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    This doesn't have anything to do with the actual capturing step, but is there any chance of exhibiting at a higher frame rate than 24 fps? Conversions from 60Hz down to 24Hz aren't pretty.
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    The new HD footage will be imported in FCP7 timeline and will probably be prores 422. I believe the camera (Canon 5D Mark III) has a setting for 30FPS. Do you recommend that I shoot at that frame rate when intercutting SD material?
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  7. Member Cornucopia's Avatar
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    The VHS material is inherently 60i material. If you haven't shot the HD material, I'd suggest either shooting 60i also (to match), or 60p (to give option to match or otherwise), or shooting 24p but then you would have to deal with telecine'd VHS material (assuming it wasn't film-sourced stuff).
    I do NOT recommend 30p, as it will look stilted motion compared to the 60i SD footage, and will be more obvious then pulldown is applied for film playout.

    Capping (just) the SD material at 4:2:2 using uncompressed (std 270Mbps) for 70 hours needs ~8.3TB. Lossless compression (which I recommend) might drop that in ~half, but you would STILL need room for the HD footage as well as intermediate render files (transitions, FX, etc) and the master output. PLUS, it's very likely an external drive will NOT be CONSISTENTLY fast enough of a pipeline for losslessly-encoded footage (or ProRes 4:2:2 HD for that matter).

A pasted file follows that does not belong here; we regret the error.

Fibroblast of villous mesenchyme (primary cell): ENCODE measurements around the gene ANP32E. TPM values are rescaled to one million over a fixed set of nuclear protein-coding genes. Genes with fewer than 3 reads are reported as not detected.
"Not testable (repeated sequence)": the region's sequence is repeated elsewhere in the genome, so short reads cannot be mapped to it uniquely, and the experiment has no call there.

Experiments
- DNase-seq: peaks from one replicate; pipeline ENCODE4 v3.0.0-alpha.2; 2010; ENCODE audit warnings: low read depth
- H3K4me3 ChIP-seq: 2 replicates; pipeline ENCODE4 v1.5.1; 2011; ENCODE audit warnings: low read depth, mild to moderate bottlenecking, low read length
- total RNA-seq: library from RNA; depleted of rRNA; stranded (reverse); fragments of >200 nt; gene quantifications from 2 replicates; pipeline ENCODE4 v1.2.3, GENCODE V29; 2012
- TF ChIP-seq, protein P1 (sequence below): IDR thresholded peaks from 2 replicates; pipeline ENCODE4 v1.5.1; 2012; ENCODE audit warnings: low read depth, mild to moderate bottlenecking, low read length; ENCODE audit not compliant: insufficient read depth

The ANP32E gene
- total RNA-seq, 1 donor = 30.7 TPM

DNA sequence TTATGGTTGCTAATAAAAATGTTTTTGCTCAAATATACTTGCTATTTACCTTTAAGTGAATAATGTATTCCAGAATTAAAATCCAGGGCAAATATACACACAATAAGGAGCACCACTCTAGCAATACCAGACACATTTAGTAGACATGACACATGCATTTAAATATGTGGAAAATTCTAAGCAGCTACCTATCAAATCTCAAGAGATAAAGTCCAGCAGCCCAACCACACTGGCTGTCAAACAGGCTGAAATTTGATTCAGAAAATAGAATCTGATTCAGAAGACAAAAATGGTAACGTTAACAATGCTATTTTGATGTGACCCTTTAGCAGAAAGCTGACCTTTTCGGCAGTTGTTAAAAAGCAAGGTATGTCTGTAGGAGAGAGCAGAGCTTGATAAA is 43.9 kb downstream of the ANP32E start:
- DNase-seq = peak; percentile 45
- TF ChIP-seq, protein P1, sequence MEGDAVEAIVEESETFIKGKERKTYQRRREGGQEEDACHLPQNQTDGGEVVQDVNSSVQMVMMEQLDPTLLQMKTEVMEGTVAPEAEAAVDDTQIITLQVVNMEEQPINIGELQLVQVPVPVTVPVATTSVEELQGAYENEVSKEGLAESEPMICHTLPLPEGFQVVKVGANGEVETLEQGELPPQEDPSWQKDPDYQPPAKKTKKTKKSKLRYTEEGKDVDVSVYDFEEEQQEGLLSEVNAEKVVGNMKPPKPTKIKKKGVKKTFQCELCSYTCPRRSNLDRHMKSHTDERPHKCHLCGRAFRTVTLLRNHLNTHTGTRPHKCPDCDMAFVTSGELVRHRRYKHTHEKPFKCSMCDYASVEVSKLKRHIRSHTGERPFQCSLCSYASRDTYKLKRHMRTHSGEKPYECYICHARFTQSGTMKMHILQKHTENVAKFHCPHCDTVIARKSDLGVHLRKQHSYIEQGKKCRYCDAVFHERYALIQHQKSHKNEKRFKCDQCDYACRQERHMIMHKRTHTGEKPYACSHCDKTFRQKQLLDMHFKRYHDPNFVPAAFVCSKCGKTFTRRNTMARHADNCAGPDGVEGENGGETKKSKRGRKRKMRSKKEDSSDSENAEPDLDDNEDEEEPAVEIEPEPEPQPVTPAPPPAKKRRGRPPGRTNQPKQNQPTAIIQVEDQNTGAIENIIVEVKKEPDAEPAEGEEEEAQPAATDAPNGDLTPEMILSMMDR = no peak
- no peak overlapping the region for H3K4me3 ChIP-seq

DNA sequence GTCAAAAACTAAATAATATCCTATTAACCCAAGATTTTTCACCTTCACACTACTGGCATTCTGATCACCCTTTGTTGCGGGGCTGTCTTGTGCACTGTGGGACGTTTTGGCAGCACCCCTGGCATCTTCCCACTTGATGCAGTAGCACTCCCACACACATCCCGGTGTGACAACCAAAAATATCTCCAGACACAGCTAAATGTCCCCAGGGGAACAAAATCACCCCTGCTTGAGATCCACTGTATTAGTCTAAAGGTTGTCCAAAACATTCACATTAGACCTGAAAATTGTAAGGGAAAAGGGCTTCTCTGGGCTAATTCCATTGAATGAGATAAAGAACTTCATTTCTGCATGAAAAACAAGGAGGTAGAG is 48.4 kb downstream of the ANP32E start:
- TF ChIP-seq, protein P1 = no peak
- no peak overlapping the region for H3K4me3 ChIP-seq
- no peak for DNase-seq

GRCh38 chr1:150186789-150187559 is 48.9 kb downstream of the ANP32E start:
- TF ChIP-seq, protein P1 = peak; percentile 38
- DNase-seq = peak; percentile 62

I'm getting mixed signals from your answers. Maybe you should clarify:
    1. What is your budget for this project?
    2. What is your timeline for this project?
    3. What existing equipment do you have that is pertinent to this project?
    4. When you say "theatre release", do you mean film-based or d-cinema (where one can project using other supported framerates)?

    Scott
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  8. Member 2Bdecided's Avatar
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    Originally Posted by tjnorway View Post
    I figured transcoding DV might be a little jarring.
    Blowing up to HD is one scenario where you might, just be able to see the effects of DV vs lossless. I wouldn't bet my life on spotting the difference though. Whereas a line TBC will make a visible improvement (sometimes small, sometimes large) on all but the very best (and very worst) tapes. Some DV camcorders include excellent line TBCs when capturing analogue to DV. No one has mentioned getting levels correct - that's essential, and may require a proc amp (depending on your tapes, and whether the capture device you choose already has one built in - your ADVC and any camcorders you might try will not).


    Whatever you do, the VHS and HD sources will look quite different even on an SDTV, and very different on an HDTV, never mind projected in a theatre!

    If you want the (modern, HD) video look, go with 60i. If you want something approximating the film/digital-cinema look, go with 24p.


    The trick isn't to do the best that you can with the VHS (though you should of course do this) - the trick is to creatively present its obviously inferior quality as an artistic device that shows this footage is looking back many years, contrasted with the HD footage that is clearly "now". So while you want to avoid obvious picture faults, the general inferiority of the footage can be put to good use, and might be seen as an advantage.

    There are great ways of deinterlacing, upscaling, and bluring/converting to 24p - all in AVIsynth - which are slow but will maximise quality.

    What is it a documentary about? If the VHS is all talking heads, that's one (fairly simple) issue. If it's a sports or dance event shot at 60i, that's another set of problems. Was it shot using a pro camera? What was the shutter speed?

    Cheers,
    David.